While picking up food at other restaurants around town, I caught glimpses of other eaters trying to make the best of the situations. I saw a family huddled in their minivan, the back door flung open to create a makeshift dining room in the Memorial Drive parking lot of Supremo Taco. (I can attest that those tacos are too good to force yourself to suffer through the wait of the drive home.) I saw a couple tailgating behind their vintage Porsche in front of Lazy Betty, which for a year had been a luxe, ticketed, prix-fixe spot and one of the city’s most ambitious new restaurants. The pandemic forced it to switch gears to a more accessibly priced menu of comfort food, crafted with no less precision. (More on the impact of that decision here; more on the food itself here.)
Of the meals I ate at newer restaurants in prepandemic months, the ones at Supremo and Lazy Betty—at the very end of the spectrum from each other, but similar as far as quality—were two of my favorites. If there’s one thing the pandemic hasn’t changed, it’s how much I continue to appreciate their cooking.
Prior to March, there were two, soon-to-open restaurants that I’d been counting the days to visit, certain they’d become new favorites as well. But they had to shut their doors to the guests who badly wanted in. Both got their start as pop-ups (the ones that, it just so happens, had lengthy stints at Gato); both chose to locate their brick-and-mortar operations in Summerhill, one of the city’s newest and most dynamic dining destinations; and both got screwed, timing-wise, by COVID-19. Well, maybe not completely screwed.
Chef Jarrett Stieber’s Little Bear was only two weeks old, riding the high of night after successful night, when it had to switch gears to a takeout-only operation. Little Bear began offering underpriced, multicourse meals for two, changing the menu each week to represent food from a different country hit particularly hard by the coronavirus. I scored the Italy menu (I’m still thinking about the vegetable fritto misto with green garlic creme fraiche and the chicken cutlets that rival my mom’s). While I wish I had been able to eat this food in the restaurant’s stylish space, I was grateful to bring something so delicious into my own dining room.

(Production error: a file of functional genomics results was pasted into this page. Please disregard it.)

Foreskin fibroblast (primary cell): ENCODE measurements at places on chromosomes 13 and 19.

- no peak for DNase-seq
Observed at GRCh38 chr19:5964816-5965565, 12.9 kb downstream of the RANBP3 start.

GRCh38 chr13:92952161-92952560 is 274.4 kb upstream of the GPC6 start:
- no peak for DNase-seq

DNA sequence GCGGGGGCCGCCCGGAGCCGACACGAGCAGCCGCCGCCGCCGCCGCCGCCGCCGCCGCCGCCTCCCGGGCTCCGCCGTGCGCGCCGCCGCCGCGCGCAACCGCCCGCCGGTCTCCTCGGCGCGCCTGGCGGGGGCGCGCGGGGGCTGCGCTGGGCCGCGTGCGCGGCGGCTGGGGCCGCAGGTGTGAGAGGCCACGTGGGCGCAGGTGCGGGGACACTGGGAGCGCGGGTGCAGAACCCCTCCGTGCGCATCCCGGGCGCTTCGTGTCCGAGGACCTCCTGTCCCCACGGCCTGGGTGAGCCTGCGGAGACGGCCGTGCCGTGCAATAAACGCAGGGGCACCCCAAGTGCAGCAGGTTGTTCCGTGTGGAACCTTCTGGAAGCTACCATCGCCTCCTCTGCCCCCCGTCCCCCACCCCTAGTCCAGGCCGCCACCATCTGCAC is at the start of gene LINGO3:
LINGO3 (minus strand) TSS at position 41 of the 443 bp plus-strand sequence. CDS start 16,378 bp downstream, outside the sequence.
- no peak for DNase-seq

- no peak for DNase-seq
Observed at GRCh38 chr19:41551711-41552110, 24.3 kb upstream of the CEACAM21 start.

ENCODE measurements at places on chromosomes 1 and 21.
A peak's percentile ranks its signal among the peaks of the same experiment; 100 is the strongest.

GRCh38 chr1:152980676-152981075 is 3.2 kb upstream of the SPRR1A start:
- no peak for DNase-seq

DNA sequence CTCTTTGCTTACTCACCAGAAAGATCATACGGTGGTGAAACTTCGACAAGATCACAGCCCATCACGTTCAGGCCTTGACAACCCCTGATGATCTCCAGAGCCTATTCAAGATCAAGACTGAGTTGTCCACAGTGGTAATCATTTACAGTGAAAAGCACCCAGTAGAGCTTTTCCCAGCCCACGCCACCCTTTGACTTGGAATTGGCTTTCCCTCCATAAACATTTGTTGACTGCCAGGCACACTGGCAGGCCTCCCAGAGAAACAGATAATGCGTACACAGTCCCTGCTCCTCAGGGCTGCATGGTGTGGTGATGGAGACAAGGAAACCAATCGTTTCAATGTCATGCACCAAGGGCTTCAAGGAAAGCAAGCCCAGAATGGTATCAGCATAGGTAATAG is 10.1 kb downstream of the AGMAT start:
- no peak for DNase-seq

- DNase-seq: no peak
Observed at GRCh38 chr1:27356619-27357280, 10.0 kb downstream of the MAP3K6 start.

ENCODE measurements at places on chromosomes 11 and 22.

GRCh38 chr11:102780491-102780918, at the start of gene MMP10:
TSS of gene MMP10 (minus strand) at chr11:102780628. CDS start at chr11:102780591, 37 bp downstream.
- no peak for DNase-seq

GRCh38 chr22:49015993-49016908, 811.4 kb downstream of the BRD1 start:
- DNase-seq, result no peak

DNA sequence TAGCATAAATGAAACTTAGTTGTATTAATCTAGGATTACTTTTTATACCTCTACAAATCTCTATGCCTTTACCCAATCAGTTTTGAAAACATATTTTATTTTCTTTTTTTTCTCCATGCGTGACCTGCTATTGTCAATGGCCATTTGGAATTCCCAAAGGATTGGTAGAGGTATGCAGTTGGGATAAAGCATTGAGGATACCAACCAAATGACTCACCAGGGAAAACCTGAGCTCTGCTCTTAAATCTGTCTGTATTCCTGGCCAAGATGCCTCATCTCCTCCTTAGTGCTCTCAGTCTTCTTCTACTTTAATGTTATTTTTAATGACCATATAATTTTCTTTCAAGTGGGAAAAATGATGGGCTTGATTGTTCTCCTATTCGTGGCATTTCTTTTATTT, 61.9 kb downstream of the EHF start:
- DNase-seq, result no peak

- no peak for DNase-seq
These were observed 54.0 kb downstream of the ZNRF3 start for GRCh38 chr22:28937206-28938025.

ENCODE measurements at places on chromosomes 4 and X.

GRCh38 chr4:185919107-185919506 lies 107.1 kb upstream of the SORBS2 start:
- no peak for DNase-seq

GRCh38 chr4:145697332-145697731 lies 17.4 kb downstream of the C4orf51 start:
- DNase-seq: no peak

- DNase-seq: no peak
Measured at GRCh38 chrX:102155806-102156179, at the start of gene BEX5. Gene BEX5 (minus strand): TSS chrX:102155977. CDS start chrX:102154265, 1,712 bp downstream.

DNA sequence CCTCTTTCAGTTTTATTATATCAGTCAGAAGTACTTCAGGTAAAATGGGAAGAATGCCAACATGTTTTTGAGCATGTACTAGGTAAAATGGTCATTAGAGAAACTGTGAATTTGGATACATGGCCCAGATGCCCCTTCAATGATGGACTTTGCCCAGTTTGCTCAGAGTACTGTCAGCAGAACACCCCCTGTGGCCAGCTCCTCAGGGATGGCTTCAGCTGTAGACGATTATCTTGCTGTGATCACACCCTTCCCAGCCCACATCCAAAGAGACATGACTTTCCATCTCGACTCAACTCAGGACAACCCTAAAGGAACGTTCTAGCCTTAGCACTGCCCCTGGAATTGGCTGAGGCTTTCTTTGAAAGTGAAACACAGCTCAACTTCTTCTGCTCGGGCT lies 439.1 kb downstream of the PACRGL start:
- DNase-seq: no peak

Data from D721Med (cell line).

As I suspected, I will be a repeat customer not just of Little Bear but also of its fellow Summerhill newcomer, Talat Market—though, judging from the early response to chef Parnass Savang’s modern, Southernized Thai menu, being a repeat customer might not be so easy. The seven-course, $50 dinners for two sold out online in mere minutes during the restaurant’s first two weeks in business in April (one bite of the crispy rice salad with red chili jam, beets, peanuts, and herbs is enough to explain that phenomenon). I was lucky to snag a meal, but I literally had to queue up Talat Market’s site and repeatedly hit refresh, missing the initial window of opportunity but succeeding the next day. It felt, for a minute, like the way things are supposed to be.
Wash down your takeout meal with a local brew
This article appears in our June 2020 issue.